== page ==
Binding Financial Agreements: are they worth the paper they’re written on?
- March 30, 2021
- Posted by: admin
- Category: Financial Agreements
The concept of financial agreements was introduced into the Family Law Act in 2000. While commonly referred to as “pre-nups” or “prenuptial agreements”, the correct term is financial agreements.
Three types of financial agreements may be made:
- First, people who are contemplating entering into a de facto relationship or marriage;
- Second, parties to a de facto relationship or marriage may make a financial agreement at any time during the relationship or marriage; and
- Third, after a divorce order is made, parties to a former marriage may make a financial agreement.
Provided the agreement has been properly drafted and executed and it meets the requirements set out in the legislation, it can prevent the Courts from interfering with the agreed property distribution and provide certainty at the time of the breakdown of any relationship.
A pre-condition to a financial agreement operating to oust the jurisdiction of the Court is that the agreement is binding on the parties. The enforceability of financial agreements has been questioned in recent years, resulting in many of them being set aside by the Court, which has left many doubting their place in family law.
How do they work?
Essentially, parties to a financial agreement ‘contract out’ of the provisions of the Family Law Act 1975. Having such an agreement in place can save significant costs if the matter required extensive settlement negotiations or proceeded to Court. It also provides the parties with the certainty and security that the assets they accumulated prior to the relationship will be protected.
When can a financial agreement be used?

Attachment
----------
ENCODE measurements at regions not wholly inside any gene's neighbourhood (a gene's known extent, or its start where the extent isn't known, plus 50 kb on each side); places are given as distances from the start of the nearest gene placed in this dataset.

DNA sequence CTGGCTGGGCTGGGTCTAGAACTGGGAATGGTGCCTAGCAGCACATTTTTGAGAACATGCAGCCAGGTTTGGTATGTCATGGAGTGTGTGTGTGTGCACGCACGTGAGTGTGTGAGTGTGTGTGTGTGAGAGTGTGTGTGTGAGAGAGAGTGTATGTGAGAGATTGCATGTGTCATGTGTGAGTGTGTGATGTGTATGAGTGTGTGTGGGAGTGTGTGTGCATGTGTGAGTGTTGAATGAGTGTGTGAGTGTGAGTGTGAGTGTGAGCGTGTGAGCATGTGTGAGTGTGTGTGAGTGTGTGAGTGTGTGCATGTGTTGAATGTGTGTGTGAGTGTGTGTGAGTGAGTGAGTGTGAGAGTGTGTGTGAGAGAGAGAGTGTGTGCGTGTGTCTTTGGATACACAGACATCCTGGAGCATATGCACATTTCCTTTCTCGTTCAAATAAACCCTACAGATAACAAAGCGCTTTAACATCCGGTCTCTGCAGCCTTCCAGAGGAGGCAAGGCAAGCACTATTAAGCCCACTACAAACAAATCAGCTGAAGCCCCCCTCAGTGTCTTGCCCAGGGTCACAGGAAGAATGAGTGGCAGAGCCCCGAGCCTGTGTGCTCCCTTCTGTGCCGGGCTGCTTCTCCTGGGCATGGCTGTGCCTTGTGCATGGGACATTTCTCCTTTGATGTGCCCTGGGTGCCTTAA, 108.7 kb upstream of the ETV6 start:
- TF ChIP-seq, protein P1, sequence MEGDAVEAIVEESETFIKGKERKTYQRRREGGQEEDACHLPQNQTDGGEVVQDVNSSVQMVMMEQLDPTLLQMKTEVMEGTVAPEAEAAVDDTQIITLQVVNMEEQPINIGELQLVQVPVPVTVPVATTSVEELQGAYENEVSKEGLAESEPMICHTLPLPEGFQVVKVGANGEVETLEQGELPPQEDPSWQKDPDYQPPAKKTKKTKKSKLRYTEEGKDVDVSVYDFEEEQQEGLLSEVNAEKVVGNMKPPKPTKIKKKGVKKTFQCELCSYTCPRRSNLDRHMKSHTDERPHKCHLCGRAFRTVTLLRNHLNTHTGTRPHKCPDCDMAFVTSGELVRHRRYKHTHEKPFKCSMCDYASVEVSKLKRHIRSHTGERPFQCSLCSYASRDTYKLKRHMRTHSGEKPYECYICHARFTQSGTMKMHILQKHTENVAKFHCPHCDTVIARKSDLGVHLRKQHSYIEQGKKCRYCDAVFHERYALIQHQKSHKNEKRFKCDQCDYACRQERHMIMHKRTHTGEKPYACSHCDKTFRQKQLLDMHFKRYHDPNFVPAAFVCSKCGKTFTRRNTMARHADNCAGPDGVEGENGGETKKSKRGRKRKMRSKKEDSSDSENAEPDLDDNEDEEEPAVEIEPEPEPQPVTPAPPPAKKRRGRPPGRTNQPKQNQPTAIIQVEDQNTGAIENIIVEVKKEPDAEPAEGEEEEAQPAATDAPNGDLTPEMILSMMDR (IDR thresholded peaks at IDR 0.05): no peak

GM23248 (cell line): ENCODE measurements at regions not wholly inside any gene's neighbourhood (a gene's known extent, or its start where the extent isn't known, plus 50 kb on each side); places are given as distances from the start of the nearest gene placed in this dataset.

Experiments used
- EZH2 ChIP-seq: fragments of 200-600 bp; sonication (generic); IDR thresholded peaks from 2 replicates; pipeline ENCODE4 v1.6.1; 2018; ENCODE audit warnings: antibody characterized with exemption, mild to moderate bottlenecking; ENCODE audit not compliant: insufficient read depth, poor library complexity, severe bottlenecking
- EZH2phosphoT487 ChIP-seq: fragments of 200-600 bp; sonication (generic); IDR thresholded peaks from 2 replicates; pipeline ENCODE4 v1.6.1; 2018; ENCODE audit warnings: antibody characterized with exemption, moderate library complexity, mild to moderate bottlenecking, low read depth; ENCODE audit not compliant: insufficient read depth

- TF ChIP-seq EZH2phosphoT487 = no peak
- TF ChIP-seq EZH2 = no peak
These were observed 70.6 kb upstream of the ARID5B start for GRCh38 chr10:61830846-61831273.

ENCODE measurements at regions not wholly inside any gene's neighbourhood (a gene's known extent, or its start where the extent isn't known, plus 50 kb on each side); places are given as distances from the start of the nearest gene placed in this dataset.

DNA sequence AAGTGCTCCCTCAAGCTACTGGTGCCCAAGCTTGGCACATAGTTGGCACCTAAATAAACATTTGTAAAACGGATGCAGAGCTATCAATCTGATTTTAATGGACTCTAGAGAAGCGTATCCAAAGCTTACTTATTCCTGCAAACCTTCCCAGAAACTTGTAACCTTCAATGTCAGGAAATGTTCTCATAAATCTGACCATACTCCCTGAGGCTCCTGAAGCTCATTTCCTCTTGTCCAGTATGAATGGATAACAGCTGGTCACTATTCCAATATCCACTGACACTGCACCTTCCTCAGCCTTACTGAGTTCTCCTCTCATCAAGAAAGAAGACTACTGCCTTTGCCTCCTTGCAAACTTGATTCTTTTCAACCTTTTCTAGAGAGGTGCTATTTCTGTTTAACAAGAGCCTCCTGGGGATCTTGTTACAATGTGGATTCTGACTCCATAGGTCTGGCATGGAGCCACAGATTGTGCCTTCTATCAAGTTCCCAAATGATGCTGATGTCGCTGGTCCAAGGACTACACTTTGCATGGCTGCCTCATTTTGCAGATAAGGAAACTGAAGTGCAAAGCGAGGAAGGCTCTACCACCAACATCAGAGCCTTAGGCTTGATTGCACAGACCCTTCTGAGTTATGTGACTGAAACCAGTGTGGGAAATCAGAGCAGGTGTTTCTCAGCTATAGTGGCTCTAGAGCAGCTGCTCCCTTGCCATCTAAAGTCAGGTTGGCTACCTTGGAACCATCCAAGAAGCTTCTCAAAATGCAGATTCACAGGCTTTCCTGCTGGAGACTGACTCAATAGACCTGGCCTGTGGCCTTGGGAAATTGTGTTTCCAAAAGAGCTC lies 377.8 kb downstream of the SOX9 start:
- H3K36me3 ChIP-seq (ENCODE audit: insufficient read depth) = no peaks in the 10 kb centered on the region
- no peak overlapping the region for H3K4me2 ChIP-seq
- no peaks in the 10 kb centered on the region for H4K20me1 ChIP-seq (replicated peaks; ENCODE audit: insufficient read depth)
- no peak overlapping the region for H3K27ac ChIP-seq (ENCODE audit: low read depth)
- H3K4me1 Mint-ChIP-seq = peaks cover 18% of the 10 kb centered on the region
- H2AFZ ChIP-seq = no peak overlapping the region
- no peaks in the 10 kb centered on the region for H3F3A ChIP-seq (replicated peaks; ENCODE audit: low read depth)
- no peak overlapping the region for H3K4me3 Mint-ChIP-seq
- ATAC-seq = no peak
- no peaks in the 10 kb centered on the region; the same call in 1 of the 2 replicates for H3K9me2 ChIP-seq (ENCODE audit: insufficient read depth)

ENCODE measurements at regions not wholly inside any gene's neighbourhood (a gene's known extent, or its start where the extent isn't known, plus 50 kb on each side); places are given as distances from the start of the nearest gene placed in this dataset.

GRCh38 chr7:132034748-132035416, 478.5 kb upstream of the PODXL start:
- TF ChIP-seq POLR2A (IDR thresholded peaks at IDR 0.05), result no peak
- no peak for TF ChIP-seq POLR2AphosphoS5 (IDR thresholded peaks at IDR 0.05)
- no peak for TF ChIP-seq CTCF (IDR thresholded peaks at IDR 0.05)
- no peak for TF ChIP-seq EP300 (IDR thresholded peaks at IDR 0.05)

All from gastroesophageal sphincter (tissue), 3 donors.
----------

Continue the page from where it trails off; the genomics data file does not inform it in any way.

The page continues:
Financial Agreements can be used:
- As a risk management tool for couples seeking to pre-arrange how they will divide their property if they separate. It allows parties to enter into a private, binding agreement that precludes the later involvement of the Court. It is particularly useful for parties entering into a second marriage or de facto relationship who wish to protect their assets for the benefit of their children from a previous relationship.
- For separated couples seeking to finalise their obligations to each other in the context of spousal maintenance (and in conjunction with a Court ordered agreement as to a property settlement). Unlike Court Orders in the context of spousal maintenance, a financial agreement can permanently finalise spousal maintenance obligations.
- As a tool to protect a party’s inheritance received during the relationship from being included as an asset available for distribution in a family law property dispute if their relationship breaks down.
Financial agreements as a tool to protect inheritance
Over the next 20 years we will see the largest intergenerational transfer of wealth. It is not surprising then, that financial agreements are now being used as a tool to effectively ‘quarantine’ a party’s inheritance received during a relationship.
A common provision in financial agreements will purport to exclude claims relating to inherited assets. The effectiveness of this has been tested in several cases and, it is clear that a provision excluding inheritances from consideration in future family law property disputes is effective, provided that the agreement itself complies with the relevant legislation and is binding on the parties.
How binding are they on the Courts?
The short answer is that they are binding, provided that the strict requirements as set out in the legislation have been complied with. Those requirements include each party to receiving independent legal advice about the advantages and disadvantages of entering into the agreement and the effect of the agreement on their rights. The parties will also need to satisfy their obligation to provide each other with full and frank financial disclosure.
In the same way you are advised to review your Will regularly, it is recommended that you review your financial agreement regularly and update it if a party’s circumstances significantly change, for example, following the birth of a child or the receipt of an inheritance by one of the parties.
For more information on financial agreements, please telephone our office on (02) 8014 5885 or email email@example.com.